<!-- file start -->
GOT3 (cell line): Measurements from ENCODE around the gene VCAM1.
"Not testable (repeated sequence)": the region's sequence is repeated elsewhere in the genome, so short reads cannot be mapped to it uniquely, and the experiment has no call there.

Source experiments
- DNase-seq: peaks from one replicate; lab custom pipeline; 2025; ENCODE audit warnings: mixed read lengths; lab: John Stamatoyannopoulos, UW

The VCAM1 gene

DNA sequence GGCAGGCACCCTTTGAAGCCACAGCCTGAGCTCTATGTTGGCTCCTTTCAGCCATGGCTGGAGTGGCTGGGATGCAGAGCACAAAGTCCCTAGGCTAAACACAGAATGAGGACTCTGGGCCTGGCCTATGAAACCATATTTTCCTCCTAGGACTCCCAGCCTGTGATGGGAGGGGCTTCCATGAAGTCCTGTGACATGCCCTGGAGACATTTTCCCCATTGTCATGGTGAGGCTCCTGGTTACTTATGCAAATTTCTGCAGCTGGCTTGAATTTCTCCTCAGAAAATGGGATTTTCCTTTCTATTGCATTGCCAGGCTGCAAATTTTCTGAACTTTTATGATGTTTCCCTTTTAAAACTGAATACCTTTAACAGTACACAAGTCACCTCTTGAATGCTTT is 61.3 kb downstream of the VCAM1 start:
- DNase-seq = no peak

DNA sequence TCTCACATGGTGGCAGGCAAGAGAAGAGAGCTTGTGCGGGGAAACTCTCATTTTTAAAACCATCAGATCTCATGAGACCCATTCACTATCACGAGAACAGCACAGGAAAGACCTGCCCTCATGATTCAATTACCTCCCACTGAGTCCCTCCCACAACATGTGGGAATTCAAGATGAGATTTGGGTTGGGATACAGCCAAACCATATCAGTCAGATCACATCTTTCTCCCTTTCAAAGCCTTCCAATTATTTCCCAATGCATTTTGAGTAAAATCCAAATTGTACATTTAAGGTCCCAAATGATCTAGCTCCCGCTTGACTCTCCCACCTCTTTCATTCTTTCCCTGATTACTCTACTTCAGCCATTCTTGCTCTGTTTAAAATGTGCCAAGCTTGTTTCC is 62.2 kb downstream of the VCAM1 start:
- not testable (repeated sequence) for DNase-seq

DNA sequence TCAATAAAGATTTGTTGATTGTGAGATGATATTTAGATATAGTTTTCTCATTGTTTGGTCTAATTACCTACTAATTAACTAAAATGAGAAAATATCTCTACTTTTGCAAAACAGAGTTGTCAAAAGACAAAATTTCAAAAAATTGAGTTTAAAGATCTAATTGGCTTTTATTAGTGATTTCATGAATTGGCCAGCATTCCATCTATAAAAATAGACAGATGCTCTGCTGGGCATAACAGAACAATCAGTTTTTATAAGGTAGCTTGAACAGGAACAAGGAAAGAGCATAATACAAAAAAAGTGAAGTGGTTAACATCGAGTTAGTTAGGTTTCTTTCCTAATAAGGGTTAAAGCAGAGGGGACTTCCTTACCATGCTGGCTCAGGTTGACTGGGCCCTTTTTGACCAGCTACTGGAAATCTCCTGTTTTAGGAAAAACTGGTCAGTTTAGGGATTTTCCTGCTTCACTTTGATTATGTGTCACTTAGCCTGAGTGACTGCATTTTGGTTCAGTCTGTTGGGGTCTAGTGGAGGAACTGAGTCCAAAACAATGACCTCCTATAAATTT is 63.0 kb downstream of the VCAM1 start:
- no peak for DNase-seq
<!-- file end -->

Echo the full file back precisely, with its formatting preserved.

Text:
GOT3 (cell line): Measurements from ENCODE around the gene VCAM1.
"Not testable (repeated sequence)": the region's sequence is repeated elsewhere in the genome, so short reads cannot be mapped to it uniquely, and the experiment has no call there.

Source experiments
- DNase-seq: peaks from one replicate; lab custom pipeline; 2025; ENCODE audit warnings: mixed read lengths; lab: John Stamatoyannopoulos, UW

The VCAM1 gene

DNA sequence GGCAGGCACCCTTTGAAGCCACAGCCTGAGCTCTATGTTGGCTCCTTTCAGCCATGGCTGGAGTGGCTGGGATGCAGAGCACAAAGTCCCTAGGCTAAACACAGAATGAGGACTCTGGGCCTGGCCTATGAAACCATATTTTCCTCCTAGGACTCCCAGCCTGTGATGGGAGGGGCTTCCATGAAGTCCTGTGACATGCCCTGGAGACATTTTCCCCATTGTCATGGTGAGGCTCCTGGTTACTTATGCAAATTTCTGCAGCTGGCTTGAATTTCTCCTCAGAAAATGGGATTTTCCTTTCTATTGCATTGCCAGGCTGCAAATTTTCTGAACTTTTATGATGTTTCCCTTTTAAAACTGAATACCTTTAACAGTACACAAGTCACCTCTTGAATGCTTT is 61.3 kb downstream of the VCAM1 start:
- DNase-seq = no peak

DNA sequence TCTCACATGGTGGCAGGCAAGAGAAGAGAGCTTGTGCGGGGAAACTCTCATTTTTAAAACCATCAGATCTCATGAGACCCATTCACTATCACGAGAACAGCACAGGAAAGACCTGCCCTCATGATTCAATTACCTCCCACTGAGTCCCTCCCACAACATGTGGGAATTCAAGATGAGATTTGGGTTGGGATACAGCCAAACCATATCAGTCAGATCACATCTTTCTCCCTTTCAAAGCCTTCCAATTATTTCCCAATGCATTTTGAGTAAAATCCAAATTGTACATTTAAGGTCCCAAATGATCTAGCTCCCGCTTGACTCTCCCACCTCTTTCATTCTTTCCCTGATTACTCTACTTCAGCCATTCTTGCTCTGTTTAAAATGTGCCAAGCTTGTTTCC is 62.2 kb downstream of the VCAM1 start:
- not testable (repeated sequence) for DNase-seq

DNA sequence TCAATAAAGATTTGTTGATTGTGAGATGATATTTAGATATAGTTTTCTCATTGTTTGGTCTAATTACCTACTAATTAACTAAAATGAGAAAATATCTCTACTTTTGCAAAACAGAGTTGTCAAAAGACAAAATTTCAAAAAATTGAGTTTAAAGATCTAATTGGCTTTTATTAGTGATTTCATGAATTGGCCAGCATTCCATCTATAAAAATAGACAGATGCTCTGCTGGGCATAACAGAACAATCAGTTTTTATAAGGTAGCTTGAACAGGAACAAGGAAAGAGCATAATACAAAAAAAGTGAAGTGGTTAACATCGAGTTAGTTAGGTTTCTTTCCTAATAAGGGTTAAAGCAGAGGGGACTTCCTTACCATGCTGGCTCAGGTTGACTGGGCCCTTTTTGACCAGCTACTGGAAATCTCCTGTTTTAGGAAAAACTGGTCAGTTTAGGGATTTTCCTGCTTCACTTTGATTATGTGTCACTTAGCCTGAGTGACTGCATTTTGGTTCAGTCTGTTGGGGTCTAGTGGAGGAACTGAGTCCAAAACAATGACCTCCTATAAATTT is 63.0 kb downstream of the VCAM1 start:
- no peak for DNase-seq